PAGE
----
The Lambert family can't seem to catch a break. In Chapter 1, Josh and Renai dealt with their son Dalton falling into an inexplicable coma and being continuously terrorized by ghosts in an astral realm, which led to Josh eventually using his own suppressed astral projecting abilities to bring Dalton back from the Further—but something sinister has returned home with him.
Insidious: Chapter 2, which reunites director James Wan and screenwriter Leigh Whannell (who's also back as Specs, one half of a blundering investigative duo that adds some flat comic relief) does little to ease its audience into the chilling reality the Lamberts continue to experience. A flashback to Josh's (Patrick Wilson) childhood gets things started, depicting the incident which led to paranormal investigator Elise Reiner (who assisted the family in the first film) teaching Josh to forget the astral realm he travels to in his sleep. It raises numerous questions, which will be answered in time—sort of.
Fast forward to the present and strange occurrences still run rampant in the Lambert household. They've left the house from the first film and now live with Josh's mother, (which is, of course, a historic home ideal for all sorts of creepy nighttime scenes). The new dwelling doesn't make a difference: ghosts continue to surface and Renai (Rose Byrne) begins to piece together what's going on with her husband, who's becoming more volatile by the day as the malevolent spirit clinging to his body insists he murder his family—a plot point which rings a little too familiar from stories such as Amityville Horror.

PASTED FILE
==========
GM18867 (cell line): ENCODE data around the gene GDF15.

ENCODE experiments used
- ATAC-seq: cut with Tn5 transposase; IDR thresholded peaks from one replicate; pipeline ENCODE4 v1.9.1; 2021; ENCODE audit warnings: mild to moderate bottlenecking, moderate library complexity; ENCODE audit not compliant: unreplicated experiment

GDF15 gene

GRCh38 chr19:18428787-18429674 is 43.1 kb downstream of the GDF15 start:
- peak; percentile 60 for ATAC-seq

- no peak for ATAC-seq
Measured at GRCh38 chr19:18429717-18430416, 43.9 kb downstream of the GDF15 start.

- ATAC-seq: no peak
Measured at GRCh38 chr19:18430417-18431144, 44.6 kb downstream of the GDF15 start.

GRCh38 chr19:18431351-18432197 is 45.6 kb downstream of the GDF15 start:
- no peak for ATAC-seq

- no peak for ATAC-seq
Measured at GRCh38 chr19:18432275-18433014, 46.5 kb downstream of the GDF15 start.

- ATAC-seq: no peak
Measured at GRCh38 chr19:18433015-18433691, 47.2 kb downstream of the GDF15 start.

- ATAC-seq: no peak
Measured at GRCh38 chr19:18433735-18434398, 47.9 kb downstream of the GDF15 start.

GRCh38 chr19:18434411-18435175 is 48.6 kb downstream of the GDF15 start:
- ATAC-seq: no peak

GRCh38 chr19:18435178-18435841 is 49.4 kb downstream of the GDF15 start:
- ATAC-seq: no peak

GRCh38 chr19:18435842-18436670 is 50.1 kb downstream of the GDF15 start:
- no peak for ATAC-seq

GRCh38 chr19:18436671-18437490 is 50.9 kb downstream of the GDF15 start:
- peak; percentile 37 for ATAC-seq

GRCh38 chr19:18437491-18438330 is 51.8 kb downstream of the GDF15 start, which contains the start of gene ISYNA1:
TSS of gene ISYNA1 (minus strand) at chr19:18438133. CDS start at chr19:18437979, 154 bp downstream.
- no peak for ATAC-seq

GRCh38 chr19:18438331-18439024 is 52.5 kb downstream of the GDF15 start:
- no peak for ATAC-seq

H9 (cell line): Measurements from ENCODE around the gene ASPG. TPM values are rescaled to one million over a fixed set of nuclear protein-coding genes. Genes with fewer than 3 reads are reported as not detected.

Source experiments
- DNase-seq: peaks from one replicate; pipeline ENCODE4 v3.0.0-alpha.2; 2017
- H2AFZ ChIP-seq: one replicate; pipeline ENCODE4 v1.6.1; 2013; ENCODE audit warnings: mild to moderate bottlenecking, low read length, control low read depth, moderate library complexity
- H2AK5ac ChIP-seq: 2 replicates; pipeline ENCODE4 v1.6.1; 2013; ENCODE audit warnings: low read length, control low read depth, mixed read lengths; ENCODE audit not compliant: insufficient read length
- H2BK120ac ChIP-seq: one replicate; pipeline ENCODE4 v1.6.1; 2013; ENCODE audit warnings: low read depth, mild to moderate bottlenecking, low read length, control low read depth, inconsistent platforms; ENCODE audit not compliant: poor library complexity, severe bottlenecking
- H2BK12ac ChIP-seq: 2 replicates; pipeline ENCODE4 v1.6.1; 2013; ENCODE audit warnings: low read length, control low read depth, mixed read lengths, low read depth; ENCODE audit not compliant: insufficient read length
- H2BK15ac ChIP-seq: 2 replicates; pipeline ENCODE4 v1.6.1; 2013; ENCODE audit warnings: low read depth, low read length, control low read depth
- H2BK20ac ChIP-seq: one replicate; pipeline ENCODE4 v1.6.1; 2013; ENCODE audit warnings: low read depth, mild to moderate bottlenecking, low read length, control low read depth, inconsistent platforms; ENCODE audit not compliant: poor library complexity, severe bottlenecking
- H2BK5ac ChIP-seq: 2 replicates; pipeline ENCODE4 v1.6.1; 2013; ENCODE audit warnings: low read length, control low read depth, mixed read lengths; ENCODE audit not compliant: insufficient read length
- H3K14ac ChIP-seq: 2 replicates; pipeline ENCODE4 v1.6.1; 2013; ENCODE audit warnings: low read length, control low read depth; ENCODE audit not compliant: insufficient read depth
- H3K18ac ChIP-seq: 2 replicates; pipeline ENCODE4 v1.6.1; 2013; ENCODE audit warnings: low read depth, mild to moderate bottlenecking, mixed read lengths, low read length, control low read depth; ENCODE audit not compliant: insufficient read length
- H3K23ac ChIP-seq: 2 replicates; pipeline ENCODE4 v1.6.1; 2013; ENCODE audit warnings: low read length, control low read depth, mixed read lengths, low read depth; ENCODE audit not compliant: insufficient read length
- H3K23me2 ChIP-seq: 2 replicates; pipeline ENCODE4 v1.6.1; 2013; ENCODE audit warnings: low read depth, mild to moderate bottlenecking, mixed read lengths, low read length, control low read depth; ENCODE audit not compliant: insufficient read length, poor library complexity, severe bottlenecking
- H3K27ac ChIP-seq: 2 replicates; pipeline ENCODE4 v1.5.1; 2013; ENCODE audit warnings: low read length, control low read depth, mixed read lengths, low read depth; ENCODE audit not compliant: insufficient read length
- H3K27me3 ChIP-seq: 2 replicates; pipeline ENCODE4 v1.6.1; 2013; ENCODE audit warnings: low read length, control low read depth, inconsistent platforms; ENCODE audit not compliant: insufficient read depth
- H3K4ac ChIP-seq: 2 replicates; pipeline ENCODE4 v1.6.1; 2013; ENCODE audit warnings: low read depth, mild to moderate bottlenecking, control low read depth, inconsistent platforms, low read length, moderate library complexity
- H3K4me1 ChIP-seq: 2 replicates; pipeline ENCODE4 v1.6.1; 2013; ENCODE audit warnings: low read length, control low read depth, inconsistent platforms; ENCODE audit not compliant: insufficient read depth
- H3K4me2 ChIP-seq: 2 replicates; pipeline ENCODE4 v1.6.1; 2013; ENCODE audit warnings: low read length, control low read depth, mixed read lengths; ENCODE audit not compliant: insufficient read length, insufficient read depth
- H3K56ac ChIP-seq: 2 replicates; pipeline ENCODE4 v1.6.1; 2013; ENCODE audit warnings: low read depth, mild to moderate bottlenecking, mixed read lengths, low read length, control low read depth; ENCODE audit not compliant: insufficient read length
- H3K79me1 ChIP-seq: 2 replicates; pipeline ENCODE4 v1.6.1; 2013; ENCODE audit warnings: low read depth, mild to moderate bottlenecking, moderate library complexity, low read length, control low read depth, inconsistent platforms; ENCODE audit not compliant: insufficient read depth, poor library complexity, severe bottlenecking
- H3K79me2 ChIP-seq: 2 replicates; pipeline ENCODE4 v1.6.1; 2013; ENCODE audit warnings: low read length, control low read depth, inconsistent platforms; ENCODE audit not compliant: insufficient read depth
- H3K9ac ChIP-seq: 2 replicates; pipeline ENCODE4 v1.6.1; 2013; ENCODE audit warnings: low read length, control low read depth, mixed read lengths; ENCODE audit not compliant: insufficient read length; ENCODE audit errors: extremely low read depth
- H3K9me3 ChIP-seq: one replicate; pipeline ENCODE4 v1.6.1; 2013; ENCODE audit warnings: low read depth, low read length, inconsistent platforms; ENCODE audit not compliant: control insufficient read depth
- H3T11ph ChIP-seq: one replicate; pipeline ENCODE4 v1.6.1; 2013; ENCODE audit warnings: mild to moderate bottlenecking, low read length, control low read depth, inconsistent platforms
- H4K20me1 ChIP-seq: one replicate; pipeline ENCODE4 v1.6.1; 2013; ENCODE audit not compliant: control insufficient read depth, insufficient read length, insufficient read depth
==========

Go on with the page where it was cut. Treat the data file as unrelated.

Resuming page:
The film plays to the fear of the unknown: that unshakable feeling of being watched and unexplained, disturbing events all happening at home, the one place that's supposed to be safe. In this case, the unknown element is spookier than what's actually causing all the ruckus. Ghosts throughout the film are decidedly less scary once you actually see them, thanks to some Halloween-quality makeup and costumes.
However, this second installment does have some solid moments of suspense and horror. A sequence that lands several of the characters in an abandoned hospital and subsequently into an even more dire predicament is especially well-done, while another thread from the first film re-shot from Josh's perspective in the Further makes for an intriguing bit of action.
Insidious: Chapter 2 has all the makings of a smart horror flick that relies less on blood and guts (there isn't really any to speak of) and more on the chilling creatures that hide in the dark when we close our eyes, but at times, the plot trips over itself and becomes muddled. Meanwhile, the acting hits all the necessary screams and ragged, terrified breathing, but doesn't always do the film justice—Wilson is a strong exception, while Byrne just does a lot of teary wimpering. Just don't think it's over yet—the ending sets up a strong possibility for Chapter 3.